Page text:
Yale Social Robotics Lab: "Founded in 2001, the Yale University Social Robotics Lab's main project is the development of anthropomorphic robots that interact with people using natural social cues. When completed, the robot, named Nico, will serve as a test-bed for theories of social learning. Designed to resemble a 9 month-old baby, Nico will be able to take part in standard child psychology experiments, allowing its cognitive models to be tested under the same conditions as undergone by human babies."
Other References Offline
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Arbib, Michael A., editor. 1995. Handbook of Brain Theory and Neural Networks. Cambridge, MA: MIT Press. Hundreds of experts contribute articles charting progress in the study of how the brain works and how we can build intelligent machines.
Arkes, H. R., and M. R. Freedman. 1984. A Demonstration of the Costs and Benefits of Expertise in Recognition Memory. Memory & Cognition 12: 84-89.
Boden, Margaret A. 2006. Mind as Machine - A History of Cognitive Science. Oxford, UK: Oxford University Press. As described by the publisher: "Psychology is the thematic heart of cognitive science, which aims to understand human (and animal) minds. But its core theoretical ideas are drawn from cybernetics and artificial intelligence, and many cognitive scientists try to build functioning models of how the mind works. In that sense, Margaret Boden suggests, its key insight is that mind is a (very special) machine. Because the mind has many different aspects, the field is highly interdisciplinary. It integrates psychology not only with cybernetics/AI, but also with neuroscience and clinical neurology; with the philosophy of mind, language, and logic; with linguistic work on grammar, semantics, and communication; with anthropological studies of cultures; and with biological (and A-Life) research on animal behaviour, evolution, and life itself. Each of these disciplines, in its own way, asks what the mind is, what it does, how it works, how it develops---and how it is even possible." [See review above.]
Boden, Margaret A. 1998. Creativity and Artificial Intelligence. Artificial Intelligence 103(1-2): 347-356. Boden describes how AI techniques can be used to create new ideas.
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Epstein, Robert. 1992. The Quest for the Thinking Computer. AI Magazine 13(2): Summer 1992, 81-95. "Can machines think? Alan Turing’s decades-old question still influences artificial intelligence because of the simple test he proposed in his article in Mind. In this article, AI Magazine collects presentations about the first round of the classic Turing Test of machine intelligence, held November 8, 1991 at The Computer Museum, Boston. Robert Epstein, Director Emeritus, Cambridge Center for Behavioral Studies, and an adjunct professor of psychology, Boston University, University of Massachusetts (Amherst), and University of California (San Diego) summarizes some of the difficult issues during the planning of this first real-time competition, and describes the event. He then speculates about the future of the competition and about its significance to the AI community. Presented in tandem with Dr. Epstein’s article is the actual transcript of session that won the Loebner Prize Competition--Joseph Weintraub’s computer program PC Therapist."
Feltovich, Paul J., Kenneth M. Ford, and Robert R. Hoffman, editors. 1997. Expertise in Context: Human and Machine. Menlo Park, CA. and Cambridge, MA: AAAI Press/MIT Press. Fischler, Martin, and Oscar Firschein. 1987. Intelligence: The Eye, the Brain, and the Computer. Reading, MA: Addison-Wesley. An overview intended for a general readership.
Ford, Kenneth, Clark Glymour, and Patrick Hayes, editors. 1995. Thinking about Android Epistemology. Menlo Park, CA: AAAI Press. Approaches artificial intelligence and cognitive psychology as a unified endeavor, with AI focused on possible ways of engineering intelligence and cognitive science. Sixteen essays by computer scientists and philosophers.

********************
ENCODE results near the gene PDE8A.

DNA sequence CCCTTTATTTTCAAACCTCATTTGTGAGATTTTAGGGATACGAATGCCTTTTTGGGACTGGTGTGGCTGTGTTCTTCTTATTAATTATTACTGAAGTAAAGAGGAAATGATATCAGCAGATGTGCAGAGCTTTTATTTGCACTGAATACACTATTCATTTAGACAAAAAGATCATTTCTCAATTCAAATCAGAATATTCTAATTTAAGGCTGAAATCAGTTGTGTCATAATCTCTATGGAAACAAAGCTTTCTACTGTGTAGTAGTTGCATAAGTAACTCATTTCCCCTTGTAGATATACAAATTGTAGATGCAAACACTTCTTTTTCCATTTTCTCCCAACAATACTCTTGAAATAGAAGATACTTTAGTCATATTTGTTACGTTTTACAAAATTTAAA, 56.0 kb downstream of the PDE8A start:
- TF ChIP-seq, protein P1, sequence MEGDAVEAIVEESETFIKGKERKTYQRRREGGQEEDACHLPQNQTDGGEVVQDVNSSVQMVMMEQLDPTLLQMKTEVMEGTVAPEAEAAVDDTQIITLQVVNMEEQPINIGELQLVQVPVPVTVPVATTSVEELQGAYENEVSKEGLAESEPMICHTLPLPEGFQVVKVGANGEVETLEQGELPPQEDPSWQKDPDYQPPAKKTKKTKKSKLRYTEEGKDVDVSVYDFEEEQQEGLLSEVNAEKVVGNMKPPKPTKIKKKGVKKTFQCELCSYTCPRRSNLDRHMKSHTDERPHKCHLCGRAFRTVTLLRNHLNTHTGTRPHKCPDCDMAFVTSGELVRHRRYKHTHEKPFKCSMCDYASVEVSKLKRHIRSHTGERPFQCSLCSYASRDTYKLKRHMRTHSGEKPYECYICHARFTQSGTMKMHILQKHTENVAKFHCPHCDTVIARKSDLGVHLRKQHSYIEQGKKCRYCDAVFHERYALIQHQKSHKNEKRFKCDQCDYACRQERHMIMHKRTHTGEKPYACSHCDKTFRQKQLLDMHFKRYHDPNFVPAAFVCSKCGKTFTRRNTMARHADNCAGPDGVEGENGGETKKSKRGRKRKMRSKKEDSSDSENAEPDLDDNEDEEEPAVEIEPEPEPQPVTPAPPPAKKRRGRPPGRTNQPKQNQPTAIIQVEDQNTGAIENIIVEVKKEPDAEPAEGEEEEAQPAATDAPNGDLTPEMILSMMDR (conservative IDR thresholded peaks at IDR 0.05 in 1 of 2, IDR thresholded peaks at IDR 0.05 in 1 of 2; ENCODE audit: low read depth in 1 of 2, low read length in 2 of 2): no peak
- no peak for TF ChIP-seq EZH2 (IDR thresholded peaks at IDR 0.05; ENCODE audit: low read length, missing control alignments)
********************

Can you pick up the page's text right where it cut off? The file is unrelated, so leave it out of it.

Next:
Gleitman, Lila R., and Mark Liberman. 1995. An Invitation to Cognitive Science. Vol. 1: Language. Cambridge, MA: MIT Press/Bradford Books.
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Mayer, R. F. 1988. From Novice to Expert. In Handbook of Human-Computer Interaction, ed. Holander, M., 569-580. Amsterdam: North-Holland.
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Myles-Worsley, M., W. A. Johnston, and M. A. Simons 1988. The Influence of Expertise on X-Ray Image Processing. Journal of Experimental Psychology: Learning, Memory & Cognition 14: 553-557.
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Scarborough, Don, and Saul Sternberg. 1998. An Invitation to Cognitive Science. Vol. 4: Methods, Models, and Conceptual Issues. Cambridge, MA: MIT Press/Bradford Books. Covers artificial intelligence, neural networks, animal cognition, signal detection theory, computational models, cognitive neuroscience and more.
Scheines, Richard. 1988. Automating Creativity. In Aspects of Artificial Intelligence, ed. Fetzer, James H., Dordrecht, Netherlands: Kluwer Academic Press.
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Steinert-Threlkeld, Tom. Marvin Minsky Wants Machines To Get Emotional. ZDNet/Interactive Week. (February 25, 2001). "Because the main point of the book [The Emotion Machine] is that it's trying to make theories of how thinking works. Our traditional idea is that there is something called 'thinking' and that it is contaminated, modulated or affected by emotions. What I am saying is that emotions aren't separate."
Sternberg, Robert J., editor. 1998. The Nature of Cognition. Introduces major themes in the field by contrasting alternative approaches and synthesizing them. Covers general issues, representation and process, methodology, kinds of cognition, and group and individual differences. Cambridge, MA: MIT Press/Bradford Books.
Stewart, Doug. Interview with Herbert Simon, June 1994. Omni Magazine. See excerpt at the top of this page. [No longer available online.]
Stillings, Neil A., Steven Weisler, Christopher Chase, Mark Feinstein, Jay Garfield, and Edwina Rissland. 1995. Cognitive Science: An Introduction. 2nd edition. Cambridge, MA: MIT Press/Bradford Books. A comprehensive undergraduate text that includes ideas in psychology, philosophy, linguistics, and artificial intelligence, and covers the new connectionist approach as well as the classical symbolic approach, with a new chapter on advances in neuroscience.
Stonier, Tom. 1992. Beyond Information: the Natural History of Intelligence. London and New York: Springer-Verlag. Thagard, Paul, editor. 1998. Mind Readings: Introductory Selections on Cognitive Science. Cambridge, MA: MIT Press/Bradford Books. Recent accessible readings in the field of cognition, both from the point of view that thinking is a computational procedure on a mental representation and from challengers to that point of view.
Thagard, Paul 1996. Mind: Introduction to Cognitive Science. Cambridge, MA: Bradford Book/MIT Press.
Ullman, Ellen. 2002. Programming the Post-Human: Computer science redefines "life." Harper's, Vol. 305, No. 1829: 60-70. "Ants are not generally thought of as being particularly smart. But as a model they have one enormous advantage over human brains: an explanation of how apparent complexity can arise without an overseeing designer. A group of dumb ant produces the complexity of the ant colony - an example of organizational intelligence without recourse to the perennial difficulties of religion or philosophy. Again, the source for this key idea seems to be Herbert Simon. The third chapter of The Sciences of the Artificial opens by describing an ant...." [p. 64]
Winograd, T. and F. Flores. 1986. Understanding Computers and Cognition: A New Foundation for Design. Norwood, NJ: Ablex.